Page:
///2011 Abstract Details
2011 Abstract Details2018-05-01T17:54:20+00:00

Improving Pain Relief for Those Who Need It Most After Cesarean Delivery

Abstract Number: 87
Abstract Type: Original Research

Robert N Fish M.D.1 ; Peter H Pan M.D.2; James C Eisenach M.D., PhD3; Lynnette C Harris BSN4

Background: Severity of acute pain following delivery predicts pain and depression at 2 months postpartum.(1) We previously developed a 3-question pre-op survey to predict patients with post cesarean(C/S) pain in the top 20th percentile.(2) This double-blind randomized control trial tests whether a multimodal analgesic given to patients determined to be at risk for having high post-op pain will reduce pain in the hospital as well as persistent pain and depression at 2 months.

Methods: After IRB approval and informed consent, 60 women undergoing elective C/S, predicted by the 3-question pre-op survey to be in the top 20th percentile for post-op pain are randomized to receive either 150µg intrathecal(IT) morphine and oral placebo every 6 hrs for 24 hrs(control group), or 300µg IT morphine and 1g oral acetaminophen every 6 hrs for 24 hrs(study group). All patients receive spinal anesthesia with 12mg hyperbaric bupivacaine and 15-20µg of fentanyl, oral ibuprofen 800mg every 6 hrs, and IV PCA morphine. Edinburg and CES-D depression scales are assessed pre-op and at 2 months postpartum. Primary outcomes are VAS pain scores with movement at 24 hrs and secondary outcomes are pain and depression at 2 months postpartum. A group size of 60 is needed to show a 33% reduction in VAS of pain with movement between groups(power=0.8 and α=0.05). Unpaired t-tests and Chi-squares are used as appropriate. P<0.05 is considered significant.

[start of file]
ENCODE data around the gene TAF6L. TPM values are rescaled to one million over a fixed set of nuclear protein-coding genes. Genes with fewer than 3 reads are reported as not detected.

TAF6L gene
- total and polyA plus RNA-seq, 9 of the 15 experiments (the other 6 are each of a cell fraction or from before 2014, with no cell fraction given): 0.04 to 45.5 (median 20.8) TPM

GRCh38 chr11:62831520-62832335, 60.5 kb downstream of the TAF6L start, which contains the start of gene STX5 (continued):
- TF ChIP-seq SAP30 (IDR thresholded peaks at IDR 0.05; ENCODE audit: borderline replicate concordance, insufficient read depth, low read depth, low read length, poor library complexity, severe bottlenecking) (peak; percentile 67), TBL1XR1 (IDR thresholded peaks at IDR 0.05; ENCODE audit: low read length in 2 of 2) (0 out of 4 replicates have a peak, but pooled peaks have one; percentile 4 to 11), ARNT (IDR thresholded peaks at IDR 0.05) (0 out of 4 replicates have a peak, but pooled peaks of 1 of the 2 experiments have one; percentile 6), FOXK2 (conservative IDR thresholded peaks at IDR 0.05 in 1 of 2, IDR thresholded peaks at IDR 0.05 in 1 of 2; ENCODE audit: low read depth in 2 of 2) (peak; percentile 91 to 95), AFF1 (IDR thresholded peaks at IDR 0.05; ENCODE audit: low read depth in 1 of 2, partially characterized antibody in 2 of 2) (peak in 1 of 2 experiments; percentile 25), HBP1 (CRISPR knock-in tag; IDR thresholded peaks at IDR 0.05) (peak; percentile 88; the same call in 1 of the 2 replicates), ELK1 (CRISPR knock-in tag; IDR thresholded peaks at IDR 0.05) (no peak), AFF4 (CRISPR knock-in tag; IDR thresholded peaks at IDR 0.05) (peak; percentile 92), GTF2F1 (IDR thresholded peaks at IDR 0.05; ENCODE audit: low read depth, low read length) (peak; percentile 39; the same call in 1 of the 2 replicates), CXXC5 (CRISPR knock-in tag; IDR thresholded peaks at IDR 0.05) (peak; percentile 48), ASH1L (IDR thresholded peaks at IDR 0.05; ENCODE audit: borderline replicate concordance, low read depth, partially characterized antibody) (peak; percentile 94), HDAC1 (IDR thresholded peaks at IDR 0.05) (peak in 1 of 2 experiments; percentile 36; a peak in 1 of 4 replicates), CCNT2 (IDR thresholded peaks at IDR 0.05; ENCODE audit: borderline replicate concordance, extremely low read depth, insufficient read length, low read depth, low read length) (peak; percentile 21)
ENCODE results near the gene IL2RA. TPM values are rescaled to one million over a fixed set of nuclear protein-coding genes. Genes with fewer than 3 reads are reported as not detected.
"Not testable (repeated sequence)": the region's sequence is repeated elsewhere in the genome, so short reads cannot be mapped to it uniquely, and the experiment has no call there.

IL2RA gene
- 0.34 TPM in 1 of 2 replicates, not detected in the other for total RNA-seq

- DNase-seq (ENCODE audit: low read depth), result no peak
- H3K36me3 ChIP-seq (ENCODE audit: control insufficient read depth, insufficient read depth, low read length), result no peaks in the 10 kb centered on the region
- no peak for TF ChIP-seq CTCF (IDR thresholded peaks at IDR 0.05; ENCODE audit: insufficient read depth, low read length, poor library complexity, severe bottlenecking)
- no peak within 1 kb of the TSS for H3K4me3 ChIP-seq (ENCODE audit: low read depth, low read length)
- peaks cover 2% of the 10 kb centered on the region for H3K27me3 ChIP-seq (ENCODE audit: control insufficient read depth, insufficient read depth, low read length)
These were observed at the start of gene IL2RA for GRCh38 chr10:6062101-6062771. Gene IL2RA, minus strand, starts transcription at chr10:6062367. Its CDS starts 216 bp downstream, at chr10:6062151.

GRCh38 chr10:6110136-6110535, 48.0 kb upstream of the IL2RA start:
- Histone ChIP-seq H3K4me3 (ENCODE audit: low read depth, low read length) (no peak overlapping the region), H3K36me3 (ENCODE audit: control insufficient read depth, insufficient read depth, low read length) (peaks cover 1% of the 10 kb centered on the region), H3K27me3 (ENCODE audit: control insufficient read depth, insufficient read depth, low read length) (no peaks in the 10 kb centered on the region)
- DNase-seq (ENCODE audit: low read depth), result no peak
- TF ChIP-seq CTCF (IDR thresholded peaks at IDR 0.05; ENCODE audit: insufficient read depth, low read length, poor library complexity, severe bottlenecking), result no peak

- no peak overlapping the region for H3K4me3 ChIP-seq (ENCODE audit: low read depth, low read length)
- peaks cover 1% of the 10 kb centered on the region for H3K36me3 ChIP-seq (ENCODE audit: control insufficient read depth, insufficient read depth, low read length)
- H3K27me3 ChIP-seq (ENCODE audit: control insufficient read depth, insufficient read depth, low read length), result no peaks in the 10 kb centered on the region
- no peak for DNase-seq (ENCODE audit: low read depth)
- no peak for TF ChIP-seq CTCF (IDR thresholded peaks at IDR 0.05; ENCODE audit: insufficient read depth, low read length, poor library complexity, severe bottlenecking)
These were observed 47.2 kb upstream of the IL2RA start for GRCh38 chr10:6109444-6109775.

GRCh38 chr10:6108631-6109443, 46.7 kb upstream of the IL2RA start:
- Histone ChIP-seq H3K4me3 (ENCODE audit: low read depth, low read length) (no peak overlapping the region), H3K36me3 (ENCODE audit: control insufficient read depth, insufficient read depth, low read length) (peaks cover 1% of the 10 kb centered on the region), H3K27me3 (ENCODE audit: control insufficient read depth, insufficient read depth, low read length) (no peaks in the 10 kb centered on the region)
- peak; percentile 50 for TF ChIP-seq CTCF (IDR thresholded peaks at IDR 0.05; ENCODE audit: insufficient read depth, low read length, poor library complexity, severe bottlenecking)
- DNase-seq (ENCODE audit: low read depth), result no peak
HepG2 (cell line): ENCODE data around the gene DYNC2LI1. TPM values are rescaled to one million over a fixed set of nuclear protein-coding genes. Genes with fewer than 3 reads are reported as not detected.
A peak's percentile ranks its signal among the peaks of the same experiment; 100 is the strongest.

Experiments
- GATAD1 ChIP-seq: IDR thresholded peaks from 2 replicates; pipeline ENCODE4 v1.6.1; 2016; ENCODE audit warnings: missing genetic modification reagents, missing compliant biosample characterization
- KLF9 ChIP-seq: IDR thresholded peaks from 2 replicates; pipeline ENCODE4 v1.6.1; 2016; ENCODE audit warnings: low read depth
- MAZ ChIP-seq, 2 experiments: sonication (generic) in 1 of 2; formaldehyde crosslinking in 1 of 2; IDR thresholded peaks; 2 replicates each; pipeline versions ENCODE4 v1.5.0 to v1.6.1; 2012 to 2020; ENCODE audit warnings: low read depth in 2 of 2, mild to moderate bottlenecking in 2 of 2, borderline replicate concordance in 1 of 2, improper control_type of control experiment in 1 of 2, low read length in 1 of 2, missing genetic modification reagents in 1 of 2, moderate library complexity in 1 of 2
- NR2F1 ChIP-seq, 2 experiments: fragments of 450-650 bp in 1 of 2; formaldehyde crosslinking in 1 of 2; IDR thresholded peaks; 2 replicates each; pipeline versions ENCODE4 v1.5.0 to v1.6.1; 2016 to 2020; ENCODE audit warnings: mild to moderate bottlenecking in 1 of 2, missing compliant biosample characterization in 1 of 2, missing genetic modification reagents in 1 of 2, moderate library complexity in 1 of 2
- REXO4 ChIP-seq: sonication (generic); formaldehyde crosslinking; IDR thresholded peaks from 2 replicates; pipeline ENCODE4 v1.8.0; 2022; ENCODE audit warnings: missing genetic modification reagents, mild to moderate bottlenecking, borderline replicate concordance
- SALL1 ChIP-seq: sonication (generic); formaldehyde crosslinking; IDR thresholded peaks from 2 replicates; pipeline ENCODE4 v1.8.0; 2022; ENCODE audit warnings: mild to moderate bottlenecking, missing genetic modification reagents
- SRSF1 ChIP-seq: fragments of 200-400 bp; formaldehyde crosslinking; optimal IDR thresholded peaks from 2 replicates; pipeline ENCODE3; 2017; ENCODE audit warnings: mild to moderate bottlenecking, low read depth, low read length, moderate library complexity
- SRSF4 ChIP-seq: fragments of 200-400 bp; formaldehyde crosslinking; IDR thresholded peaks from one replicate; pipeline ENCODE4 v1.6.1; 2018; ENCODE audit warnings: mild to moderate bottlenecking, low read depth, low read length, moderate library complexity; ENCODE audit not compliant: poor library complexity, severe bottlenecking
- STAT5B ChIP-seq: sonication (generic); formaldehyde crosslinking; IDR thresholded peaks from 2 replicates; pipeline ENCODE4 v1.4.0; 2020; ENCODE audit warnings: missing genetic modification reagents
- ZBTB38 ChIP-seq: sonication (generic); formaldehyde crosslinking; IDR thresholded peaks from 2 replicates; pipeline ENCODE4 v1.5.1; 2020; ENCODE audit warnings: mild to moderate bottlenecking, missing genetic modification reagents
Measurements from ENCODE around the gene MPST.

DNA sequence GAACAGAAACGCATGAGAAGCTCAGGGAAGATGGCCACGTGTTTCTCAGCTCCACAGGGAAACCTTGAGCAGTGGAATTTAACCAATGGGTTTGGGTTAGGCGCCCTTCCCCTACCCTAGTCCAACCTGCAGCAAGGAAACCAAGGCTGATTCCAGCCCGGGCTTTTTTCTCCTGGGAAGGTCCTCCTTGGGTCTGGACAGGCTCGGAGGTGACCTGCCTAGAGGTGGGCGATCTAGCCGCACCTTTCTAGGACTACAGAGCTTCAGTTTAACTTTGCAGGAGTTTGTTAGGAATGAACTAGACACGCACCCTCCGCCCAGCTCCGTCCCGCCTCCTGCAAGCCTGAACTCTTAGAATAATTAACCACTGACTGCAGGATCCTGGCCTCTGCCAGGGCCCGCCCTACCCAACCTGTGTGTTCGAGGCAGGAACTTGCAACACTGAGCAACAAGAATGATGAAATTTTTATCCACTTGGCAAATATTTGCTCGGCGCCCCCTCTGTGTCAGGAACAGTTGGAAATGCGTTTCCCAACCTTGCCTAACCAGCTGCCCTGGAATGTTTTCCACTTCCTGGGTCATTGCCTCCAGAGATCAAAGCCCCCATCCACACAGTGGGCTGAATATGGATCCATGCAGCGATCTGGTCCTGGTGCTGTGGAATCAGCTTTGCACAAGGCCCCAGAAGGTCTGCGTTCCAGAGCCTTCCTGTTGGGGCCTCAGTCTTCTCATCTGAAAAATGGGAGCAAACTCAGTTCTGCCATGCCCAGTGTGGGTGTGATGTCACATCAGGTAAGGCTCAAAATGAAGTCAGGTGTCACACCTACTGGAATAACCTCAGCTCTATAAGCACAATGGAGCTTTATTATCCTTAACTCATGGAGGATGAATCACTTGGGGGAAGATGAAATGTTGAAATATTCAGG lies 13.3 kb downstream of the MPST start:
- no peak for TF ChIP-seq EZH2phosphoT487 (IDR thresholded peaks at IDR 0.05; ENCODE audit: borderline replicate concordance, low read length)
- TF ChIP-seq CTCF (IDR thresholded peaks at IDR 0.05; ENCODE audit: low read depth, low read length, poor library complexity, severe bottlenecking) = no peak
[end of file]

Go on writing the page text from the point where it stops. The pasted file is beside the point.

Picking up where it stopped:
Results: To date, 39 of 60 patients have been enrolled(21 study group, 16 control group, 2 excluded for protocol violation). Demographics, pre-op predictive scores, side effects, and 24 hr PCA morphine use were similar between groups. VAS pain scores at rest, with movement, and average pain over the first 24 hrs were all significantly lower in the study group (Table 1, P<0.05). 2 month persistent pain and depression data are being collected with results forthcoming.

Conclusion: This study represents the first time a simple pre-op test has been used to adjust dosing for C/S. The preliminary data suggests higher than standard doses and additional analgesics reduce acute pain in patients at risk for severe pain after C/S. If forthcoming 2 month data shows a significant reduction in pain and depression, such an approach would not only improve acute pain, but also important long term health outcomes representing significant public health burdens.

1 Eisenach et al. Pain 2008;140:87-94

2 Pan et al. Anesthesiology 2006;104:417–25



SOAP 2011